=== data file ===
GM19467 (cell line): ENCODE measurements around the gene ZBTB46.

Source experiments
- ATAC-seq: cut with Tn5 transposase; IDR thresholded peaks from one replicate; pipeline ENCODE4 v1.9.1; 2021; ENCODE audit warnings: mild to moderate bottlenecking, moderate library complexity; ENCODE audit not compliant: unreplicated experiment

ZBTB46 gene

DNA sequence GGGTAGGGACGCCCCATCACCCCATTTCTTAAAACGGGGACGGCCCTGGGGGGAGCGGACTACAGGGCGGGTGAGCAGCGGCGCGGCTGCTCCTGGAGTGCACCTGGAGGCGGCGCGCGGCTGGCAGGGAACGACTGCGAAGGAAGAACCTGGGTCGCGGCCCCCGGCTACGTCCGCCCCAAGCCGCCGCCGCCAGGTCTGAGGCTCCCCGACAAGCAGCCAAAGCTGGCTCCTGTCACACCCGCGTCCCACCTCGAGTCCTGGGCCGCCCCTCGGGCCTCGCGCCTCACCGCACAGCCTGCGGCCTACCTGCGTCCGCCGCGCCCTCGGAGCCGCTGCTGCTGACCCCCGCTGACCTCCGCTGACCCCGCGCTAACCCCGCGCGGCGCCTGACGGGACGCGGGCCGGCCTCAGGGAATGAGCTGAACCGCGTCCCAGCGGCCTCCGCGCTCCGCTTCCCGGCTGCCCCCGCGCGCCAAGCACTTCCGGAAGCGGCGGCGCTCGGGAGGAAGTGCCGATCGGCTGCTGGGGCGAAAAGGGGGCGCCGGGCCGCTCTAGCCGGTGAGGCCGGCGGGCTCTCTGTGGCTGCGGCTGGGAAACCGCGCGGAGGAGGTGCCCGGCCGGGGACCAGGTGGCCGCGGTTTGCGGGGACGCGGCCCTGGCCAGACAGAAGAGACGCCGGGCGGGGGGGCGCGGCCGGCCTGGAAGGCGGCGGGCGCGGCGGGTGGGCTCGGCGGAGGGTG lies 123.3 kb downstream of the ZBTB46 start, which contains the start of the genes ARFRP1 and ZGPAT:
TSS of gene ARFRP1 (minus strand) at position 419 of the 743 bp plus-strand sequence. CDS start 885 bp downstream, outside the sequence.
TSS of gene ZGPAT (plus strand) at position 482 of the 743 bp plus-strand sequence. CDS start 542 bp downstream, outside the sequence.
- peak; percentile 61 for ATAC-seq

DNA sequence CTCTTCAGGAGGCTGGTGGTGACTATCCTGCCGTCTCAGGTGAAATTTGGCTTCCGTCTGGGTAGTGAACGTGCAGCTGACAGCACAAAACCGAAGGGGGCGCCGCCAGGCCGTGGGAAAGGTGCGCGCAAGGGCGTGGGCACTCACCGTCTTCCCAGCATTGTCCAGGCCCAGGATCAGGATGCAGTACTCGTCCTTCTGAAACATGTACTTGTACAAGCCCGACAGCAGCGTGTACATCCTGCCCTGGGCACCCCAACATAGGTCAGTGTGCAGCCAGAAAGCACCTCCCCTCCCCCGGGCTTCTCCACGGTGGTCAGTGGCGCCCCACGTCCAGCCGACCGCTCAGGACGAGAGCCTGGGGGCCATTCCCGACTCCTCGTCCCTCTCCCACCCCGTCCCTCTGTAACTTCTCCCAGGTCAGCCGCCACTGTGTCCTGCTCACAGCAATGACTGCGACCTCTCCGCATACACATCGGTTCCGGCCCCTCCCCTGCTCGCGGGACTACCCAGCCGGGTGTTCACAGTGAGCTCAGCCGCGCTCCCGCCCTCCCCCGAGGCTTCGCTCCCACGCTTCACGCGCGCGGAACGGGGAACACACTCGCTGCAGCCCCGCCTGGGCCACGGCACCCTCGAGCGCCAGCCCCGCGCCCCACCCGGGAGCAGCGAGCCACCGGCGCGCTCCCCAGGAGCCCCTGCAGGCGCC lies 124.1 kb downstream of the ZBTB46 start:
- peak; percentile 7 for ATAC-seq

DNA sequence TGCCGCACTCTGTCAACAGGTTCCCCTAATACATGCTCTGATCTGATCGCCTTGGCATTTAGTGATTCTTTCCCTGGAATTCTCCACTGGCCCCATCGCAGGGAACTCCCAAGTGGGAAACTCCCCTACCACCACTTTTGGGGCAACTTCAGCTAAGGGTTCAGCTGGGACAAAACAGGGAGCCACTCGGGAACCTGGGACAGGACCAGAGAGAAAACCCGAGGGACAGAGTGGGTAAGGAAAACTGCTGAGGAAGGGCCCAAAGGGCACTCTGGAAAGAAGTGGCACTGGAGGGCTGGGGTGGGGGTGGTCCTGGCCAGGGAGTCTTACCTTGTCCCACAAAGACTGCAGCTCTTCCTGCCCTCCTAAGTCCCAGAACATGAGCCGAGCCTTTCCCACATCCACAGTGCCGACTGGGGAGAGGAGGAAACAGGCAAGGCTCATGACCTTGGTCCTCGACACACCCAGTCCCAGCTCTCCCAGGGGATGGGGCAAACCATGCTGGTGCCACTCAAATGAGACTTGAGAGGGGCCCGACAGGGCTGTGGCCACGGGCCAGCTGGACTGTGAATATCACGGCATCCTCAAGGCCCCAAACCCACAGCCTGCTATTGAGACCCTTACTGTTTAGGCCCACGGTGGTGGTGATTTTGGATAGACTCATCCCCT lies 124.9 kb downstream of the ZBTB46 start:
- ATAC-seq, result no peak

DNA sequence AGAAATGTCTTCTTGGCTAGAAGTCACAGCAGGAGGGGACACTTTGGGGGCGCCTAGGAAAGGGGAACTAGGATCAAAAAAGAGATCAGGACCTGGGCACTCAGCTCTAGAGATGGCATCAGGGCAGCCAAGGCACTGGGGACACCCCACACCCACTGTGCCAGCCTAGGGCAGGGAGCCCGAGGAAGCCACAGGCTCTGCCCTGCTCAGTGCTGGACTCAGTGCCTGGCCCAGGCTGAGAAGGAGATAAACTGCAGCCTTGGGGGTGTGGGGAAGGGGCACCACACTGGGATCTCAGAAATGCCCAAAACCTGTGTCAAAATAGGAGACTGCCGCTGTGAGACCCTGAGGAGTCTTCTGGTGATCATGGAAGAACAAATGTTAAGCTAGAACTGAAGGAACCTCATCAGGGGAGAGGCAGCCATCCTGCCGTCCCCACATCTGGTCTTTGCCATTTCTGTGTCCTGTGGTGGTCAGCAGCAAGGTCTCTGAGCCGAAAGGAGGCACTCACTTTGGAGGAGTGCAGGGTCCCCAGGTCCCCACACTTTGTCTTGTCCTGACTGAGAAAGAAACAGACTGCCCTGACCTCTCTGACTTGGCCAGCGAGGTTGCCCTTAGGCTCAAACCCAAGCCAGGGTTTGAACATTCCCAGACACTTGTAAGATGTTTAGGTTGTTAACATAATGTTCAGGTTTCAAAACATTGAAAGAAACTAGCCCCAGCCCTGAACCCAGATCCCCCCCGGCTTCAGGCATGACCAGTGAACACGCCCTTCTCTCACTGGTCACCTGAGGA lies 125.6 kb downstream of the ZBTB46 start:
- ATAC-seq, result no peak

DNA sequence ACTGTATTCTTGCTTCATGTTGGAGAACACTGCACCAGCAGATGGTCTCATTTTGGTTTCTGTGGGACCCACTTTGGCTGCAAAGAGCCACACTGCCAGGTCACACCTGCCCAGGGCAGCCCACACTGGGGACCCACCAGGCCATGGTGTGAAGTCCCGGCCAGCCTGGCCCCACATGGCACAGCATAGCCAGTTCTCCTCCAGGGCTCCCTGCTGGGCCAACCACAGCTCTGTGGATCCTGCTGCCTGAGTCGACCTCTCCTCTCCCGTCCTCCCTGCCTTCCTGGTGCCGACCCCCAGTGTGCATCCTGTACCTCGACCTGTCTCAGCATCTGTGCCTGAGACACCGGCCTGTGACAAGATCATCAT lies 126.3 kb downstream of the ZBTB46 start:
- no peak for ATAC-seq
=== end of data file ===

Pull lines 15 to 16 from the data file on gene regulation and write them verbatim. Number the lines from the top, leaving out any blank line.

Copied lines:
DNA sequence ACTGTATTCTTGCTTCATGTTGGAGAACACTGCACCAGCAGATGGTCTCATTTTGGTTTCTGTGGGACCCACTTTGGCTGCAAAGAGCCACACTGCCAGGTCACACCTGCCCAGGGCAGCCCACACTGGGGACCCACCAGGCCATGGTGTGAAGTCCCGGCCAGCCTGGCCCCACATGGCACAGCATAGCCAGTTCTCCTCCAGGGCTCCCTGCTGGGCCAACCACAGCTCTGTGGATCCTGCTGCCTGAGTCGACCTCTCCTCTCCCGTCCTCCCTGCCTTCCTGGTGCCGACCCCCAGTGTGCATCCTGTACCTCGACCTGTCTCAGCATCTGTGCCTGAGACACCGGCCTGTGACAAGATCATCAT lies 126.3 kb downstream of the ZBTB46 start:
- no peak for ATAC-seq